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Who Do You Think You Are?

Genealogy has never been so entertaining. Making its debut this evening, Who Do You Think You Are? explores the family history of a celebrity who travels about to find missing information and reconnect with their ancestors by seeing for themselves the location of their family’s historical events. Sponsored by Ancestry.com, the celebrities, of course, use the website as a primary source of their research. (Don’t worry, the tie-in is natural and not overly advertorial.) It’s an emotional experience to discover one’s roots and feel a family connection like never before.

Having received a screener of the entire season, which will unfold weekly for NBC viewers, the first episode staring Sarah Jessica Parker was the most gripping. She discovers that she has an ancestor who was involved in the Salem witch trials. As she waits for whether her ancestor was an accuser or a victim to be revealed, it’s most incredible to watch her conviction and sense of responsibility. She’s quite nervous about the results, and unsure which way it would go, but it was admirable that she felt the need to make things right in some way should her ancestor turn out to be an accuser.

However, the flip side is that she’s horrified by the idea of having an ancestor unjustly accused of being a witch. It’s fascinating to see her instant love for the relative and her immediate connection with the historical nature of the events. It's as if these were her own life events unfolding. It goes to show that there is a bond among families that surpasses time, distance, and even death.

The journey that most surprised me was that of Emmitt Smith. All I knew about him was that he used to be a football player. It was amazing to watch this bighearted man connect with his family despite the harshness of his genealogical roots in slavery. Most inspiring was his powerful respect when he learns that his grandmother successfully used her strength, intelligence, and strong protective instincts to make the best of a tough situation. He’s enormously impressed with her accomplishments and reveres her effect on his family's posterity. To watch a man view the power of a woman with such honor is truly beautiful.

Other celebrities featured in this first season of Who Do You Think You Are? are Lisa Kudrow, Matthew Broderick, Brooke Shields, Susan Sarandon, and Spike Lee. Lisa Kudrow's Jewish ancestry leads right into the Holocaust, and this is by far the toughest episode to watch. But if you can bear with Lisa through the heartbreaking journey, the ending turns out to be a small miracle in the midst of tragedy. Matthew Broderick's family history is full of war heroes, and Matthew’s research into his lineage helps to solve a 150 year old mystery. If you watch the show for its travel aspect, be sure to tune in for Brooke Shields' episode. She has an exciting family tree that leads to beautiful locations. Having a very unique family history, Susan Sarandon has always felt a connection with the grandmother she never met yet believes she inherited her best qualities from. The search for the truth of this women, who disappeared many years ago, is a challenging treasure hunt and the family connection through strong women is wondrously insightful. Spike Lee discovers a truth about his ancestors that he wishes weren’t true. It’s a look into genuine emotion, though with a tough exterior, as he tries to accept his family history, blemishes and all.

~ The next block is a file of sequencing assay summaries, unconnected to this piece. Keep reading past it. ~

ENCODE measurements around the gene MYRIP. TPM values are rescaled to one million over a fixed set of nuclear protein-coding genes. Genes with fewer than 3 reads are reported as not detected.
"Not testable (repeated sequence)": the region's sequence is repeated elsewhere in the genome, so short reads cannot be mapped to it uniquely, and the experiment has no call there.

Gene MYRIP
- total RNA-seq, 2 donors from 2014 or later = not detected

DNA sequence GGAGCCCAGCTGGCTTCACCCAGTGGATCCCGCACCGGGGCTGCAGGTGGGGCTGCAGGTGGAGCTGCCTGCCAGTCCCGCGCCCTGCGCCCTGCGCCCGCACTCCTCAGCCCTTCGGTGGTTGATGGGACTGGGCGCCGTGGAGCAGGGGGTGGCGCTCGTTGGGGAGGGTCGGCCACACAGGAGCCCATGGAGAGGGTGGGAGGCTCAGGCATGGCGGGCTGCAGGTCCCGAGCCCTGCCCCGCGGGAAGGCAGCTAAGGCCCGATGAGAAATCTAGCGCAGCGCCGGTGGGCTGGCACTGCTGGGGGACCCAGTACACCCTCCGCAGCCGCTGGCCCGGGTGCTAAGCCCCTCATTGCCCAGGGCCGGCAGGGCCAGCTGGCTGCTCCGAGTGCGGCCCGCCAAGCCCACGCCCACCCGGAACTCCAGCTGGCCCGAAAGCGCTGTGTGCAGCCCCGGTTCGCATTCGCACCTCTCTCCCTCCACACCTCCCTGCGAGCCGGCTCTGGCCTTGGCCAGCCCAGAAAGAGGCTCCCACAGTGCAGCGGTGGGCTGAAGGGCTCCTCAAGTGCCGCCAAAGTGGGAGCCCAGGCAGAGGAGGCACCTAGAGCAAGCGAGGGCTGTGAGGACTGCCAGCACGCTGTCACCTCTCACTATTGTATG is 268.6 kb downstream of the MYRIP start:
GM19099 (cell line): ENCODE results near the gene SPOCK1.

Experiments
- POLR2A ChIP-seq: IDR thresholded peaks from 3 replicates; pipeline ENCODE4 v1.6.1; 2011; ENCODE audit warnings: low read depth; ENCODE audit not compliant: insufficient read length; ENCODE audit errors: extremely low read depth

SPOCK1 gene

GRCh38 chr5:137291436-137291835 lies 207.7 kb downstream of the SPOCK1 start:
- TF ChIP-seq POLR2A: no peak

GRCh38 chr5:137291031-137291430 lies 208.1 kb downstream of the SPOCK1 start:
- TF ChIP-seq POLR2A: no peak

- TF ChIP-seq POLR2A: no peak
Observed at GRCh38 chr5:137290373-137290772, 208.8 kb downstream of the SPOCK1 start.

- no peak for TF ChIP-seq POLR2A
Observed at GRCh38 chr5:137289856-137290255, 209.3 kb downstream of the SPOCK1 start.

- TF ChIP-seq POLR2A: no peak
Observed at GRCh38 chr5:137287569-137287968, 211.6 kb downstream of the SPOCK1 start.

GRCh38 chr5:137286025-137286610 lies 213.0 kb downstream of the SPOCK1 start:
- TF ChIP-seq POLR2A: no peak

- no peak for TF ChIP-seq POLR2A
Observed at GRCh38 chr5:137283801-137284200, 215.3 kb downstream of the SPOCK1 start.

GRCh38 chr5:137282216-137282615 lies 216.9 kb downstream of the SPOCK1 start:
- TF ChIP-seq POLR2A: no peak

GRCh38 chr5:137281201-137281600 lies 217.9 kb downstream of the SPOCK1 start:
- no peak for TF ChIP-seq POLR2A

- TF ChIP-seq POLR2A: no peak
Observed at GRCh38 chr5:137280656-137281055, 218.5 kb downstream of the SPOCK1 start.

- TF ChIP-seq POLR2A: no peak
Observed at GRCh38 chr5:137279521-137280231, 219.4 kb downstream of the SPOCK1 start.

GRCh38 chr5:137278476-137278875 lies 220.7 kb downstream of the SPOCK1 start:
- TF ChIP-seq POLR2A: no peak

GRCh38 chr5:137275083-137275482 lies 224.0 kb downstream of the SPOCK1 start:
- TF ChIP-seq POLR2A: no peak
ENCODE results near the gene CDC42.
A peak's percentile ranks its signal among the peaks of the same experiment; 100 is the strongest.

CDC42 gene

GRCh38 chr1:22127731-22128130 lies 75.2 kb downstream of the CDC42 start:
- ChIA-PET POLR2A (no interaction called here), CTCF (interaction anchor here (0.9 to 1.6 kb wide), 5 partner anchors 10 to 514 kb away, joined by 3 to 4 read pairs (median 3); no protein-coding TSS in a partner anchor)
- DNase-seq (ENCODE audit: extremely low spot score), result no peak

Who Do You Think You Are? gives you a mix of history lesson, travel show, and human interest documentary with a touch of reality TV. It’s a good mix that keeps the audience entertained while educating and enlightening them as well.

Written by: Sarah Eve Nichols-Fulghum, March 5th 2010

I think they do a pretty bad job of maintaining the viewer's interest. About ten minutes in I found myself doing other things and having the show on as a kind of background noise instead of giving it my full attention. The uber patriotic "I am an American" ending to this episode left a bad, bad taste in my mouth.

I really enjoyed the Sarah Jessica Parker episode, and I'm looking forward to the rest of the season. I would be curious to see how many branches of each family tree were explored before finding the interesting ones. Sarah Jessica's story was wonderful, but I imagine it's the exception rather than the rule.

I saw the SJP episode tonight. It was mildly entertaining but, in my not-so-humble opinion, derivative. Afterall, Henry Louis Gates has been doing African American Lives and American Lives for many years now on PBS. I do plan to watch the Spike Lee episode, though.

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